Between read operations the load transistors 4 and 5, 13 and 14 are switched off, as are the column select transistors 11 and 12, and the potentials at the nodes between transistors 9 and 11 and 10 and 12 are equalised by connecting them to the positive supply potential by way of transistors 15 and 16, which are controlled by the inverse of the column select signal, ryselb, and which are switched off during read operations.
During a read operation when a memory cell 1 is accessed the differential current from the cell flows into the bit lines 2 and 3 which themselves are drawing a small quiescent current through the respective load transistors 4 and 13, 5 and 14. Due to the action of the sensing amplifier 6, however, the voltages on the bit lines will change very little, but the differential current from the cell 1 will be passed to the data bus lines 7 and 8.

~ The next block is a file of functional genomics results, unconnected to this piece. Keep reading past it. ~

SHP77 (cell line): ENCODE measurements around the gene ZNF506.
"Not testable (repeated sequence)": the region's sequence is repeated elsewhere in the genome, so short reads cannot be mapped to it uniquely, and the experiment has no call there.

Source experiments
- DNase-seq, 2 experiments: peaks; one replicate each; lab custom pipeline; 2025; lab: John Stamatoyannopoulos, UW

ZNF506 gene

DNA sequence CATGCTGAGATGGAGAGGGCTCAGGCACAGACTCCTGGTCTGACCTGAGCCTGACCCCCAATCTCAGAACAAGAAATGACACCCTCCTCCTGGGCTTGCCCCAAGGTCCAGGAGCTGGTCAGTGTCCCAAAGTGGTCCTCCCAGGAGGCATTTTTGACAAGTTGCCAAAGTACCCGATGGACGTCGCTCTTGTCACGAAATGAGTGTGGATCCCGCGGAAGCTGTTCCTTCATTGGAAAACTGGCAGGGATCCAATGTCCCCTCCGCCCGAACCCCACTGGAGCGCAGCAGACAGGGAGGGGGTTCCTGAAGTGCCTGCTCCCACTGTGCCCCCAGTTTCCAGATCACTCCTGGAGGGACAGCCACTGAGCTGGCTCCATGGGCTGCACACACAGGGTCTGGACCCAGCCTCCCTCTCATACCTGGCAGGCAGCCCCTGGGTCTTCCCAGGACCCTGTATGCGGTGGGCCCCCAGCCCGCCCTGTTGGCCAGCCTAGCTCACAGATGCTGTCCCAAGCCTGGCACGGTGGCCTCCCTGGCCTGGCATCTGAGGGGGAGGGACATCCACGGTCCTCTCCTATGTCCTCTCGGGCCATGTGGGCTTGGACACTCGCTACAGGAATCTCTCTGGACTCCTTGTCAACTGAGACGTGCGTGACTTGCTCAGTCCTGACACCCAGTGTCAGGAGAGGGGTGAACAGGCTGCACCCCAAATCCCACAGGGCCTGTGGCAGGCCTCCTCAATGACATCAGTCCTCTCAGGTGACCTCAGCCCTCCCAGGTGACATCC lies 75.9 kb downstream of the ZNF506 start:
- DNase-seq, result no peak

A further current sensing amplifier 17 comprising four n-channel transistors is connected between the data bus lines 7 and 8 and a pair of differential current mirror circuits 18 and 19, the sensing amplifier 17 serving to maintain the data bus lines at equal potentials and effectively to pass any differential current to p-channel load transistors 20 and 21, which convert the differential current to a differential voltage. Again the intermediate nodes of the sensing amplifier 17 are arranged to be equalised between read sensing operations, by means of n-channel transistors 22 and 23.